Technopolitics and the Living Resource System


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Pablo Benson-Silva
Pablo Benson-Silva is the Director of Membership and Communications at the New York City Network of Worker Cooperatives, the trade association of worker-owned business in the New York metropolitan area and the local affiliate of the USFWC. Born and raised in San Juan Puerto Rico, he moved to the New York City more than a decade ago. He is also a collaborator at Movement Netlab, a cooperatively governed think-do-learn tank on network social movements. Since summer 2017, Pablo serves on the Board of Directors of the US Federation of Worker Cooperatives. He studied Sociology at the University of Puerto Rico and at the New School for Social Research and more than occasionally dabbles in teaching.

How do you see the evolution, both immediate and in the future, of these organizations?

I believe that the institutional insertion of social movements is already starting to happen. In the wake of network social movements like 15M in Spain, you are starting to see efforts at translating a “network sensibility” into electoral politics. Such is the case with the new municipalist movements. These municipalist campaigns, that successfully took power in several cities across the Spanish state in 2015 including Madrid and Barcelona, have been experimenting with new methodologies of political participation like in-person neighborhood assemblies, online platforms to crowdsource their political program, strict ethical codes, etc; and campaigned under the promise, that once in power they were committed to enhancing civilian participation, transparency, and civic accountability beyond the narrow confines of the ballot box.

Even in the US, the Bernie Sanders campaign signaled an opening to a different form of electoral politics. The most interesting thing that happened around his campaign–which sadly was a wasted opportunity because they hired a traditional campaign manager that completely misread the chain of events that led to Sander’s improbable run– was all the decentralized self-organizing that made it possible in the first place. The initial call for Bernie to run came out of a signature drive started by folks in the Occupy network. The folks behind People for Bernie are some of  the same folks who opened the Facebook page for Occupy Wall Street and who built that momentum a year before he considered becoming a democratic party candidate.

The Bernie campaign lost a lot of opportunities to engage with network social movements and new methodologies in a serious way. For example, before Bernie publicly announced his candidacy, we received through our network a copy of his political platform with something like 12 points. It was like: “here is the platform,” like Moses with the tablets, “here it is, take it”. This approach is still stuck in the logic of old school politics.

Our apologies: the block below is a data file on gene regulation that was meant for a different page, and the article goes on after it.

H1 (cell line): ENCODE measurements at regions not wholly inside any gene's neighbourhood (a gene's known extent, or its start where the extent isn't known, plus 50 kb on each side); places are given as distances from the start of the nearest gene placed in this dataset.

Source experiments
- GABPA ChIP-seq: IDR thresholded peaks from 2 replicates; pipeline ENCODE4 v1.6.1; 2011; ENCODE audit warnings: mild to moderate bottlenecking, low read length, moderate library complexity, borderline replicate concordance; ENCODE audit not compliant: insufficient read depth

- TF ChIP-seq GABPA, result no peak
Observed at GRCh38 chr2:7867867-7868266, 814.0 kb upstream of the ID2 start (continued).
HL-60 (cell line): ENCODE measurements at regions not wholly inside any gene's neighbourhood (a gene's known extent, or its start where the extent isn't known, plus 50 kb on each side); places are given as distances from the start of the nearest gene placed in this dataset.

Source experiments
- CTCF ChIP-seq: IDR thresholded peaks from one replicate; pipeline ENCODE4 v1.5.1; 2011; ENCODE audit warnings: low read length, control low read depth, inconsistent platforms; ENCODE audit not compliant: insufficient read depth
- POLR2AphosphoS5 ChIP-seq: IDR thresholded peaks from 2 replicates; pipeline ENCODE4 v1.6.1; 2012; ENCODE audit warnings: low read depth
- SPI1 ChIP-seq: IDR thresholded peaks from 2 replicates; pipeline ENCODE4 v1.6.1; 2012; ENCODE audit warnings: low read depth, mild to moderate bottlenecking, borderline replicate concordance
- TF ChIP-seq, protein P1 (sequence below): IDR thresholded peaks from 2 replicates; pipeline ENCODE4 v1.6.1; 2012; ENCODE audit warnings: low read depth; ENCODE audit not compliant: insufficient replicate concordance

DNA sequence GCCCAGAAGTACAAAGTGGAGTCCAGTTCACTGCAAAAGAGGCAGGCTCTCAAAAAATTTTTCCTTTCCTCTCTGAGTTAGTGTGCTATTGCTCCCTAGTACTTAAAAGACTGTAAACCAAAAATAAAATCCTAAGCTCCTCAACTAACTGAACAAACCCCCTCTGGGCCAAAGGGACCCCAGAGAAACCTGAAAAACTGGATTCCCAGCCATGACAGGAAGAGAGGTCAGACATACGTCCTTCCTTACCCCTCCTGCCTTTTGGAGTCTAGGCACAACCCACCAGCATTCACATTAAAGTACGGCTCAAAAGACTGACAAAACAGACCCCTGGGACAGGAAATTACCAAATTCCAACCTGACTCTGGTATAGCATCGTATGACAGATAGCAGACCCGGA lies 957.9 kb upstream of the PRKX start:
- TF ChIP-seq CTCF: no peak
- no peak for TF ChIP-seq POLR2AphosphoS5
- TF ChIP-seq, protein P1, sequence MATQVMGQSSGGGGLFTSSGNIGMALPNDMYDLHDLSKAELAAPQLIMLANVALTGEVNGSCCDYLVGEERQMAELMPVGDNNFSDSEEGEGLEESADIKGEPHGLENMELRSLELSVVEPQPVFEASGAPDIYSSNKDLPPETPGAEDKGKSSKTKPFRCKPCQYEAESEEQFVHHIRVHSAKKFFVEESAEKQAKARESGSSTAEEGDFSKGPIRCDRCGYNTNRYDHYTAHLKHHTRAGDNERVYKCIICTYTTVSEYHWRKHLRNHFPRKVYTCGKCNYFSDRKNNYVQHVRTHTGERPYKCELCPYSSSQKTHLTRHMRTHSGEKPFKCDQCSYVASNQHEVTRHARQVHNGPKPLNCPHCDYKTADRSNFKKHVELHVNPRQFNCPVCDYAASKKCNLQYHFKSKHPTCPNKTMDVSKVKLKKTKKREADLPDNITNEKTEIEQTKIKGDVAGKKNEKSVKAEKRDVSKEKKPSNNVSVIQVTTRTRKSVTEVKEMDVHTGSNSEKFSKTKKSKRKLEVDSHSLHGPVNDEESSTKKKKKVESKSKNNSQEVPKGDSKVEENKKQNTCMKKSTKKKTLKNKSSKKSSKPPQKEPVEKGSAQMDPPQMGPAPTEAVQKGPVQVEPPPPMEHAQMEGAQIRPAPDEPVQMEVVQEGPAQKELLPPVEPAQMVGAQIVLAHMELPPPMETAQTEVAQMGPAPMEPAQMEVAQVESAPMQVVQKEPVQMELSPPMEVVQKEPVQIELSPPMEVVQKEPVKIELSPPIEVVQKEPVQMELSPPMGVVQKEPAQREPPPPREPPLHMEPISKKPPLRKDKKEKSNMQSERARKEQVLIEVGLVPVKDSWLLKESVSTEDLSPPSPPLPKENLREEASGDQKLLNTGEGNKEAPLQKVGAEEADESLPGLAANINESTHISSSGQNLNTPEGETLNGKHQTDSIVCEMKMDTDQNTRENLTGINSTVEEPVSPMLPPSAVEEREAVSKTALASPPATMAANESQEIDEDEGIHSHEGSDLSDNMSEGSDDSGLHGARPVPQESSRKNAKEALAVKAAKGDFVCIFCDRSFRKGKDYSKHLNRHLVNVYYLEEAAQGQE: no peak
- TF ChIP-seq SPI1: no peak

We immediately noticed the glaring absence of a racial justice plank on the platform. At that time, Black Lives Matter was the center of gravity of social movement momentum, it was where everything was happening. We said look: this is an opportunity, why not do a “crowd drafting” process for a racial justice proposal, because you shouldn’t be the one writing it, you are a white man, give folks the opportunity to co-create this agenda through a collaborative process. I think if they had started with that from the beginning, with a sincere gesture to listen and collaborate and had experimented with that, they would have avoided what happened at Netroots. All the “bird dogging”, interrupting a speaker when they are talking, that happened during the first months of his campaign by BLM activist that were rightly indignant about his silence –they could have nipped that in the bud, but they didn’t because they were so heavily invested in the conventional wisdom that it’s the campaign/candidate role to create the platform in a very top down fashion.

They lost critical time to build bonds of trust with these new network social movements. Once the campaign began to pick up steam, and suddenly a decentralized network movement sprung out around the campaign, that was when they began realizing that they need engage with them more intentionally, but by then it was too late. Don’t get me wrong, they did open the field of possibilities for insurgent candidates. But moving forward we need to look at this through another lens, through a different strategic framework.